2-OH + Al2O3 + 3H2O --> 2Al(OH)4-

 

Then the aluminium surface is free to react with water:

 

Al + 3H2O --> Al(OH)3 + 1.5H2

 

Al(OH)3 reacts with excess -OH to produce Al(OH)4-

 

Al(OH)3 +2NaOH --> 2NaAl(OH)4-

 

If the above is correct then in ammonia solution, the -OH could be sufficient to remove the oxide layer and start the reaction with water but not concentrated enough to convert the hydroxide to aluminate leaving you with the aluminium hydroxide. I haven't looked for any papers to support this hypothesis yet- it's just based on stuff I found online. I'll have a bit of a browse in my downtime (Just started at a new uni- trying to work out their database system).

Edited by Suxamethonium
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  • 6 years later...

I recently prepared ammonia water (likely pure NH3 (aq) ) by placing distilled water (DW) in a large mouth vessel together in a container (which was twice the volume of the DW) loaded with yellow colored household ammonia rich in surfactants, etc. I carefully placed a plug, prepared by wrapping layers of Reynold's Al foil (Al 98% with remainder Fe and Si) around my finger full of NaCl, into the household ammonia and sealed the entire chamber.

The logic is that as NH3 has much reduced solubility in seawater, I expected with time the DW would amass a good amount of the liberated ammonia from the now salt rich household ammonia. A day latter, I opened the vessel, I was surprised to see the amount of bubbling/attack performed on the Al plug, with no heating and no long waiting time (under 12 hours). Favorably, the latter Al attack added H2 gas to increase pressure in the vessel, which to reduce stress in the system, likely further increased the  ammonia content of the DW.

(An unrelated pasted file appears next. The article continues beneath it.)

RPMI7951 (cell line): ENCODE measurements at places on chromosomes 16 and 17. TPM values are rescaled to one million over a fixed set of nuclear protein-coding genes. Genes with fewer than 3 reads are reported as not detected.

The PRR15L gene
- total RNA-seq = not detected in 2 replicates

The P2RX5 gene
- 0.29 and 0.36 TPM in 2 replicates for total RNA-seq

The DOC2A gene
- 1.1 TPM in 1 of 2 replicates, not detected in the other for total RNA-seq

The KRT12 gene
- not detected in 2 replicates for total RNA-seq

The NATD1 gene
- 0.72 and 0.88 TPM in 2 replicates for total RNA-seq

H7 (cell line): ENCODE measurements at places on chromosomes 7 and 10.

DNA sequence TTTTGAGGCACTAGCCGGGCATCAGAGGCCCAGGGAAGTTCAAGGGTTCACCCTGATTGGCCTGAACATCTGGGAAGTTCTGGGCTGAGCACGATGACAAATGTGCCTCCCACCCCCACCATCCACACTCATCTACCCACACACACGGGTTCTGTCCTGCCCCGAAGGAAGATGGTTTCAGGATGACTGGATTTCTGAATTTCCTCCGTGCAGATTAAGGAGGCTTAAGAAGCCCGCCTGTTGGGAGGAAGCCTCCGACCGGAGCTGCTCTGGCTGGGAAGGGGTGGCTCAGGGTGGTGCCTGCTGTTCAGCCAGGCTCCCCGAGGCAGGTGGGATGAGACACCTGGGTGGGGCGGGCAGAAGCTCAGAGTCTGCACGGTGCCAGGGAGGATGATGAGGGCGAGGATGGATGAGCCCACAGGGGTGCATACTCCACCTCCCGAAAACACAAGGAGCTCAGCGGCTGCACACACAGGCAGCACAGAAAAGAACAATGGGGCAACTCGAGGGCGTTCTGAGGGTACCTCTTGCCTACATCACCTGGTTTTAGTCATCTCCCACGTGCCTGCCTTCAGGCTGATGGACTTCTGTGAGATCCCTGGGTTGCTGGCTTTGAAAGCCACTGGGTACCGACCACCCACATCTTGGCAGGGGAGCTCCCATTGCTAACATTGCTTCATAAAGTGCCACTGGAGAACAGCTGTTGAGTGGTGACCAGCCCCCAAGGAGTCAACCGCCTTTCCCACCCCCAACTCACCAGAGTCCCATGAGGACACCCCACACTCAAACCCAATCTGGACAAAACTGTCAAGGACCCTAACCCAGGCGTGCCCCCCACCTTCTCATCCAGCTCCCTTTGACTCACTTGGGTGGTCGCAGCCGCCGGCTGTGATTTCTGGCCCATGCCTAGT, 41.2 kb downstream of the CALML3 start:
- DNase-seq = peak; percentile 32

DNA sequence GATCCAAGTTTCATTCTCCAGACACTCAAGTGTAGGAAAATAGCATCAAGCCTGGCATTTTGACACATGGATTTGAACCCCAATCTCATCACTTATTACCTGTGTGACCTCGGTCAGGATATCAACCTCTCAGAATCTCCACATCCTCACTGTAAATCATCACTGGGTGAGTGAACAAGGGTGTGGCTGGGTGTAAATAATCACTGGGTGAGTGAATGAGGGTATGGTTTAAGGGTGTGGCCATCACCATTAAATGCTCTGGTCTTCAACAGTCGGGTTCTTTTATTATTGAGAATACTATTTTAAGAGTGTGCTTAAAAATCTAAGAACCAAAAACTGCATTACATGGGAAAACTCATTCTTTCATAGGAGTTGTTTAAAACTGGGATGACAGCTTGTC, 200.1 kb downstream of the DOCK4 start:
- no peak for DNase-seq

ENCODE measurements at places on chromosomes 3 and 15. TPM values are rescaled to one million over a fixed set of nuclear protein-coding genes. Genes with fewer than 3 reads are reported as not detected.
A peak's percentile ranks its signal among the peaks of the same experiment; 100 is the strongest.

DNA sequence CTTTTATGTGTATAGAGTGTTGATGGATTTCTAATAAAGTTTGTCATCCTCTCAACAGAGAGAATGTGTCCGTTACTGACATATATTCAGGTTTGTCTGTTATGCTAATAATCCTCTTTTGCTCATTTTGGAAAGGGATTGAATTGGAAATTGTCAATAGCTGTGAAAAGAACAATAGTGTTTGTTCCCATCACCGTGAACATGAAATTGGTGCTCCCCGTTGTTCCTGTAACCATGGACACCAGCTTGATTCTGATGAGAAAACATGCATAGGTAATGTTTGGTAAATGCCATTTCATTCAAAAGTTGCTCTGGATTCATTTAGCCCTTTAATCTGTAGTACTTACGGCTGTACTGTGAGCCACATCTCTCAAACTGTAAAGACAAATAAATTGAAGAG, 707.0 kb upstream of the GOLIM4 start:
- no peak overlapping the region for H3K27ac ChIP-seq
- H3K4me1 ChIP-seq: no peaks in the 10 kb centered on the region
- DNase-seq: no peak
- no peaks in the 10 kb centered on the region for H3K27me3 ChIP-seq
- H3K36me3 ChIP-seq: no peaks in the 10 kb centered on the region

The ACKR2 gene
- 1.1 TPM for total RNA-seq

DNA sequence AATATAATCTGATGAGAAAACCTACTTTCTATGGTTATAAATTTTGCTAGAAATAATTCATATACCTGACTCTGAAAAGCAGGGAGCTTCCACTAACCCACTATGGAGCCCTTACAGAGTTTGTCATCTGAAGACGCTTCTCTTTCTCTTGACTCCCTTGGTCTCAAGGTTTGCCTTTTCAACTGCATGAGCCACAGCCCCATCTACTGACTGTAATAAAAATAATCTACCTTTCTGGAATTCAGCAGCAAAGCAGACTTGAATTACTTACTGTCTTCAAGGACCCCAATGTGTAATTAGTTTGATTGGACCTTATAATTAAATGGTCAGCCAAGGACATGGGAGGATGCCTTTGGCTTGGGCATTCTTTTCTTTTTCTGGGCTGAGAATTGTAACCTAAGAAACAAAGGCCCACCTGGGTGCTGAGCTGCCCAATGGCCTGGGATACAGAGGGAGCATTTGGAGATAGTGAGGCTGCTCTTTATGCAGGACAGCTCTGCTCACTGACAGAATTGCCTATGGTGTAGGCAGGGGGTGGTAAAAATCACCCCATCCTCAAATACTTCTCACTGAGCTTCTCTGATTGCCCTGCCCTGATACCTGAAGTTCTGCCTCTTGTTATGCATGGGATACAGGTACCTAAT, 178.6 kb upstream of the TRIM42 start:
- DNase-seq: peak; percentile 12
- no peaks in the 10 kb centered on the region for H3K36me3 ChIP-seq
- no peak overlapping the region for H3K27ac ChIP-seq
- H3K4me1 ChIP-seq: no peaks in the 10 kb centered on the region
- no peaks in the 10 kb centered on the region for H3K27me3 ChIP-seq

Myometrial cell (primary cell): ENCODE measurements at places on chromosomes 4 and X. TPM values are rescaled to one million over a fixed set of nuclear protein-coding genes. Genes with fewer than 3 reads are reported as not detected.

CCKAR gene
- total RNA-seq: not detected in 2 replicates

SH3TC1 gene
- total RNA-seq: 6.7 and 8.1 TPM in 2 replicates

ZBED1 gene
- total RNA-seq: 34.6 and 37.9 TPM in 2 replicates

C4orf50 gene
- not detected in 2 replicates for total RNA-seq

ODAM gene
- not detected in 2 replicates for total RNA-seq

Note, if one already have some ammonium sulfate,  there  could try adding it to the vessel with the impure household ammonia/aluminum plug/NaCl. As the formed aluminum hydroxide is amphoteric it may ( Al(OH)3 can be a difficult salt to work with ) actually react with the ammonium sulfate to produce aluminum sulfate and further liberate ammonia. 
 

I viewed this as an inexpensive and successful path to pure aqueous ammonia.

It also indicates that aqueous ammonia is pretty reactive with an Aluminum alloy/NaCl with possibly a Fe presence. Here is a study confirming the attack by chloride ions  on industrial Aluminum alloy (see http://citeseerx.ist.psu.edu/viewdoc/download?doi=10.1.1.429.4364&rep=rep1&type=pdf ). Even without the transition metal, this result appears to parallel the attack of Al with HNO3 in the presence of NaCl (see https://www.researchgate.net/profile/Vladimir_Petrusevski/publication/215904100_REACTION_OF_ALUMINIUM_WITH_DILUTE_NITRIC_ACID_CONTAINING_DISSOLVED_SODIUM_CHLORIDE_ON_THE_NATURE_OF_THE_GASEOUS_PRODUCTS/links/0f4f8e0daf9ae43bd314f60e/REACTION-OF-ALUMINIUM-WITH-DILUTE-NITRIC-ACID-CONTAINING-DISSOLVED-SODIUM-CHLORIDE-ON-THE-NATURE-OF-THE-GASEOUS-PRODUCTS.pdf ). This last paper makes the strong statement that Al 'dissolves in practically all  strong acids' in presence of chloride ions. Likely a similar truth occurs with bases, including aqueous ammonia. Given the electropositive nature of Aluminum metal, some electrochemistry/surface chemistry is likely afoot.

To ever assume that Aluminum is inert with an acid or base in real world applications replete with salt particles, seawater,..., is as foolish as the US Navy was in investing a billion dollars in a fleet of dissolving aluminum hull warships (see https://www.wired.com/2011/06/shipbuilder-blames-navy-as-brand-new-warship-disintegrates/).

Edited by AJ999
Grammar, Conclusion, Grammar
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  • 2 weeks later...